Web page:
Monday, June 3, 2013

In a Trade Show State of Mind

Trade shows are a necessary evil of doing business. Some folks love them (mostly folks who don't have to do setup), and there are lots of good things to say about them, but after so many years of attending them, exhibiting at them, and missing my children's birthdays because of them, I am allowed my occasional outburst.

Different shows have different personalities. The big trade shows are not so much about buyers buying books as they are about rights, marketing, and deals between agents, authors, and publishers. There are huge numbers of people at these shows, dressed for business, heads up, shaking hands, smiling their best business smiles, conversing loudly in their best business voices. Bargain shows, much smaller affairs, are rows upon rows of tables with books loaded on them. People are quietly hunched over, heads down, looking at the books, all of which are samples of quantities at the exhibitors' warehouses. When it's time to do the deal or make the purchase, the buyer steps around the table and sits with the sales rep or the owner and works it out, then moves along to the next table or booth. Rare book fairs are quieter still.

Book Expo, the London Book Fair, Frankfurt Book Fair, and the Beijing Book Fair are trade shows for the entire book industry and then some. Thousands of attendees for these behemoths include literary agents, trade buyers, used book buyers, bookstore owners, authors, and everybody else looking for opportunities to grow their businesses or careers. Exhibitors include publishers, trade and remainder wholesalers, distributors, freight companies, manufacturers of anything remotely book related, service providers, software companies, and, more and more often, self-published authors. Book Expo almost fills the Javitz Center in New York, about a city block. Frankfurt feels like, and may actually be, ten times that size. No one buyer can work an entire show of that size in the time allotted. Attendees know why they are there and focus on their agenda.

Trade shows are costly events. Even the smallest exhibitors can't get away for less than several thousand dollars. Attendees have flights, hotels, and everything in between. Budgets being tight, it becomes harder to justify these expenses.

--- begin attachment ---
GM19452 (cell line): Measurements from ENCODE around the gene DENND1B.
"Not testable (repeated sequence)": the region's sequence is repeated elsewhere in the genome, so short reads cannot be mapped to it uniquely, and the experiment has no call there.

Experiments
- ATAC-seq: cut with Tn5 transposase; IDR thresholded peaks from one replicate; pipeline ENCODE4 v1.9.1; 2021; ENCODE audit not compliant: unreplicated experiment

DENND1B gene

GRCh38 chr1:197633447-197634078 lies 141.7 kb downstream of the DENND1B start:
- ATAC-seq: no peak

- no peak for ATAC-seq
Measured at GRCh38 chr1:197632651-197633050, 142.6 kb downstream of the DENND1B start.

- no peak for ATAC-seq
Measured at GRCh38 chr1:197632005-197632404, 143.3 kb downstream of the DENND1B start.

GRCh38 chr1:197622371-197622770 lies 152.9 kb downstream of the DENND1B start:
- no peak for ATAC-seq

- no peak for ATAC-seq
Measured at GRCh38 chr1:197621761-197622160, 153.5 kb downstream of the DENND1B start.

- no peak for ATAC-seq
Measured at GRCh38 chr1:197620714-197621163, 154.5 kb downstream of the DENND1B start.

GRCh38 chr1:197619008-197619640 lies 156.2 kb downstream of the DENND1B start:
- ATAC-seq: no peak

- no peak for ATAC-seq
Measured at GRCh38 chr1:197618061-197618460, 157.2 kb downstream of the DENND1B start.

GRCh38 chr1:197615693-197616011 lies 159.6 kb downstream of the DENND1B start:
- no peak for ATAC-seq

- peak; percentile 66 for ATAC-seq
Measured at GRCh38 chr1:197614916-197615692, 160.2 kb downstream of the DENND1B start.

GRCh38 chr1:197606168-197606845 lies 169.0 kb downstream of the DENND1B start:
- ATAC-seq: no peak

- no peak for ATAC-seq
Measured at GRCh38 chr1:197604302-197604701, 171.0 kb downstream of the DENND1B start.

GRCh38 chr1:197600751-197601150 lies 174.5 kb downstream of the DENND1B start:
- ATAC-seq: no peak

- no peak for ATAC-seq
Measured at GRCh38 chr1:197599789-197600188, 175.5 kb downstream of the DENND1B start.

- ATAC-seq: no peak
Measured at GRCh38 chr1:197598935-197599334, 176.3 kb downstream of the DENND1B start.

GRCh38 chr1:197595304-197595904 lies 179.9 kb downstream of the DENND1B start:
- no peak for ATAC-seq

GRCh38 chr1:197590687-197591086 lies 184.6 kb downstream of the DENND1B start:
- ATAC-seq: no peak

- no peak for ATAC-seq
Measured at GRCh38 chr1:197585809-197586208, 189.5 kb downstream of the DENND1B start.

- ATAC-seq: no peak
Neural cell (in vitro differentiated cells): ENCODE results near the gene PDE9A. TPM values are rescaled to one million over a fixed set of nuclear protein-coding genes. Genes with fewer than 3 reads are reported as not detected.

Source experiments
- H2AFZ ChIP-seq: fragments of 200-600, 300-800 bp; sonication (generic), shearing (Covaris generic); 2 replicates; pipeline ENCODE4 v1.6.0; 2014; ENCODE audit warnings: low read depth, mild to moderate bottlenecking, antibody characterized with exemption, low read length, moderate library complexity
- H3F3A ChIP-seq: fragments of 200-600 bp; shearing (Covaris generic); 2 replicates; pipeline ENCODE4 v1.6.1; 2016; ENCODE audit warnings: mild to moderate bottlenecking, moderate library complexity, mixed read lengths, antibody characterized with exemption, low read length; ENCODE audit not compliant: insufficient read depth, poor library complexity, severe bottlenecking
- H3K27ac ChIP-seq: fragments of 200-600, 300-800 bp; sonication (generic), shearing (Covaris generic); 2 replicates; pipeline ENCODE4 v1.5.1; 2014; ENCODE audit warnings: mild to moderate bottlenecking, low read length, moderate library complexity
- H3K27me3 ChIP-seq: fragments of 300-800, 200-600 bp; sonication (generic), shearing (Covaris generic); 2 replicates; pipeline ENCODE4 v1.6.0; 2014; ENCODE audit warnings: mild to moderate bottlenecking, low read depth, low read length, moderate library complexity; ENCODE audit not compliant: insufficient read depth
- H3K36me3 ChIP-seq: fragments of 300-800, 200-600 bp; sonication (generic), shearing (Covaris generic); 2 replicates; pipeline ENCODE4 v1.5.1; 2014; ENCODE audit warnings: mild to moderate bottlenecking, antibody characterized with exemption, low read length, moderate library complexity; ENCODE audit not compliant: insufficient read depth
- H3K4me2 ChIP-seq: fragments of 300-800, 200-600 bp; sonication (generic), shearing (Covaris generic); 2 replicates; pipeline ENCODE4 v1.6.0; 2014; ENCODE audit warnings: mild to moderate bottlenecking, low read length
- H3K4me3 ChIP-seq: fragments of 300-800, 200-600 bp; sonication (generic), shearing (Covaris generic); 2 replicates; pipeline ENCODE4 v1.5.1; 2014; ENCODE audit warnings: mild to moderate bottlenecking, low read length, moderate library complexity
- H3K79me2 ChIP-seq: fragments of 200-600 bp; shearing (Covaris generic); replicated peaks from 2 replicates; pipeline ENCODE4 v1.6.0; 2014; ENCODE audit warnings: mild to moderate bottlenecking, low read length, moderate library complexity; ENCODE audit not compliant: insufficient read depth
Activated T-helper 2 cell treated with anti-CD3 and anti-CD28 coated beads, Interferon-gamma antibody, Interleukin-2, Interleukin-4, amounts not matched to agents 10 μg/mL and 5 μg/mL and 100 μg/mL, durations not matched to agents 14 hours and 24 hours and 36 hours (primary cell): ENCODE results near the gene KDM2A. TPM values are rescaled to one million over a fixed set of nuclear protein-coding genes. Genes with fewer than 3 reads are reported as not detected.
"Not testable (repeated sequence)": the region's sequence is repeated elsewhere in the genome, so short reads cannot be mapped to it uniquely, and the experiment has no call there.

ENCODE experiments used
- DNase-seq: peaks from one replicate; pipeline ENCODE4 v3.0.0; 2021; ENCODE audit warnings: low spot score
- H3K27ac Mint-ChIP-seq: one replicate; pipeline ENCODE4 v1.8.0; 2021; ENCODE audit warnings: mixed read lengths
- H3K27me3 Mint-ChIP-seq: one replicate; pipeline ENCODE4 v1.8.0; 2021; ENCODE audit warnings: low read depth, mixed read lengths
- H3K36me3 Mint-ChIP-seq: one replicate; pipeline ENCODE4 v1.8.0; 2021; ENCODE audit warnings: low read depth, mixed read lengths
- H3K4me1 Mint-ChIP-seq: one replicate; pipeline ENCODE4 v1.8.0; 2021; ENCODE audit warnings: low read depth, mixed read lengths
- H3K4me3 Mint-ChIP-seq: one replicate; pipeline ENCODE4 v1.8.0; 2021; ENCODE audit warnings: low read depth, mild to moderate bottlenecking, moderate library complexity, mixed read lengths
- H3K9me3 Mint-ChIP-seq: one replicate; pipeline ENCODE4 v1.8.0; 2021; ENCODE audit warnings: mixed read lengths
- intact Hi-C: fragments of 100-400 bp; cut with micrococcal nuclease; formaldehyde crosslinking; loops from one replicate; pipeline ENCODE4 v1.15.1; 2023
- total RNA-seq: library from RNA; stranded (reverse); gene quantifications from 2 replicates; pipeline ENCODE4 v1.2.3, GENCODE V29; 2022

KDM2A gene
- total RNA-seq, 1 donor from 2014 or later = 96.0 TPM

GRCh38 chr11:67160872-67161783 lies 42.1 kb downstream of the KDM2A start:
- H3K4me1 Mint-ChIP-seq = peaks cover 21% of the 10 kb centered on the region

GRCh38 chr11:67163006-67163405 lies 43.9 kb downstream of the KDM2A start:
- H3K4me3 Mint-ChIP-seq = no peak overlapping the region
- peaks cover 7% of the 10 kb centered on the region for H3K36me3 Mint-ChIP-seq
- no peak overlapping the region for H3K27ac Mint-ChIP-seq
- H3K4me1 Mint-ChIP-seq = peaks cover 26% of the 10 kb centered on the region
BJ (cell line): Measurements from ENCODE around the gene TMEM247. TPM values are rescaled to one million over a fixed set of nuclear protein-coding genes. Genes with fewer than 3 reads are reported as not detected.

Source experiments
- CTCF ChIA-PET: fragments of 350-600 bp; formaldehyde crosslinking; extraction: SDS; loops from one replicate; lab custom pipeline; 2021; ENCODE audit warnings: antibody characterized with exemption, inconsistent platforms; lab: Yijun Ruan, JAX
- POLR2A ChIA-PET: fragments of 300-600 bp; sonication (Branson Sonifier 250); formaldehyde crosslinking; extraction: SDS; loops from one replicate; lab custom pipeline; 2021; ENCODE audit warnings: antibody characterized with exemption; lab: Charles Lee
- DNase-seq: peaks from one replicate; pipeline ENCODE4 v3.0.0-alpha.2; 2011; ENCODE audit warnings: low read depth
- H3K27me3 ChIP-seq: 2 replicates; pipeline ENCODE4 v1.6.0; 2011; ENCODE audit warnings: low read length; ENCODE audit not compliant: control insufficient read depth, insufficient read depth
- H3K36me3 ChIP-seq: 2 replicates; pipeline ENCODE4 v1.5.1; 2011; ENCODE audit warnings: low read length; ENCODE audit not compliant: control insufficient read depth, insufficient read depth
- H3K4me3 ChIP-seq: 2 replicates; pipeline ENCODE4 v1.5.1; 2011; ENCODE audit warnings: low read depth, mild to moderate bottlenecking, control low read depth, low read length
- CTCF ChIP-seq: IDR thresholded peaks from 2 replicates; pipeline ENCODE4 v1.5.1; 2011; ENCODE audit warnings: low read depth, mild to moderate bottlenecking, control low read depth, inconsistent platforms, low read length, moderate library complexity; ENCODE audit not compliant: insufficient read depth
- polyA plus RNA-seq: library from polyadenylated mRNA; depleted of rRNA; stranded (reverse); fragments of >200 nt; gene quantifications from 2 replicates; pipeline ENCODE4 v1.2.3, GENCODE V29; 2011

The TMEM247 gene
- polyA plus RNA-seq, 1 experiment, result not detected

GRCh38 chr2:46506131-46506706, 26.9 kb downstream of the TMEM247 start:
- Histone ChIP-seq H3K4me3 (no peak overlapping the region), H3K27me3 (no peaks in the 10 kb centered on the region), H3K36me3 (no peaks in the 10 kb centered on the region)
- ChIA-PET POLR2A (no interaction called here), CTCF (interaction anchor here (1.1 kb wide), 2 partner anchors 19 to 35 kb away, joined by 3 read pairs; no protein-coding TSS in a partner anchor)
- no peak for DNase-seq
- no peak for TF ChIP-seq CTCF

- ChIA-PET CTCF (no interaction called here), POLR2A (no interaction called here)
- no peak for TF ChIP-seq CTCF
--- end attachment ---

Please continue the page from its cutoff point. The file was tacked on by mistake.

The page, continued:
And yet...

I was recently sitting with a customer in the booth of a wholesaler client when the wholesaler pulled a box off a hand truck and said these were new arrivals, titles that they had not had time to add to their inventory (hence not on the lists I send you). He cut the tape, opened the carton, and pulled out about a dozen samples. Among them was a copy of a particularly great title. My customer immediately ordered way more than the stated quantity, thereby ensuring that she would get all copies. So, one customer got all of one of my hottest titles of the last quarter, without anybody else seeing it. For this edition, not ever. So it is hard to do anything but recommend that you should attend trade shows.

Like many friends and colleagues, I make it a practice to walk the entire show, at least once. This is a quick walk through, looking left and right as I go, seeing what I missed, taking notes, not stopping for too long anywhere, trying to avoid getting into long conversations. Some of these notes might never be referred to again, but some turn into new lines, new leads, or new business plans. Now and then I run into someone who I have not seen for years and the reconnected relationship becomes important again.

At the bargain shows, such as GABBS, CIANA, and CIROBE, and regional shows, and maybe the rare and antiquarian shows, most of the attendees and exhibitors have been doing business with each other, or at least meeting with each other, for years. There is a feeling of family or tribe, with all the familial ups and downs. Loud arguments between family members, a little brawl now and then, enthusiastic sharing of fantastic and nasty jokes, shunning of collectively perceived ne'er do wells. There are meetings at trade shows that turn into actual marriages. Children grow up in these businesses. Sometimes one sees the adult child of a long-gone wholesaler manning his or her own booth, or taking the reins at the venerable parents' institution. There are moments of silence for members of the tribe who shuffled off the mortal coil between shows. Or at one. Doing business with the same people for decades is more than business.

The big shows don't have quite such a communal feel (though the fist fight I alluded to above did happen at one); but it's there in places. The big shows are islands in archipelagos. If you're a remainder buyer you can spend the whole show going island to island in that one archipelago, where everybody knows one another. If you go to the next archipelago, the language changes and the customs and rituals become unfamiliar. There's something called "returnable." Very strange.

When the show ends, we go off in our separate directions, knowing we will all see each other again at the next show, maybe thousands of miles away, in a foreign capital, where we will discuss books, print runs, customers, publishers, and, perhaps more importantly, what Manchester United did to Liverpool, or the Steelers did to the Ravens, or our children did to make us proud.

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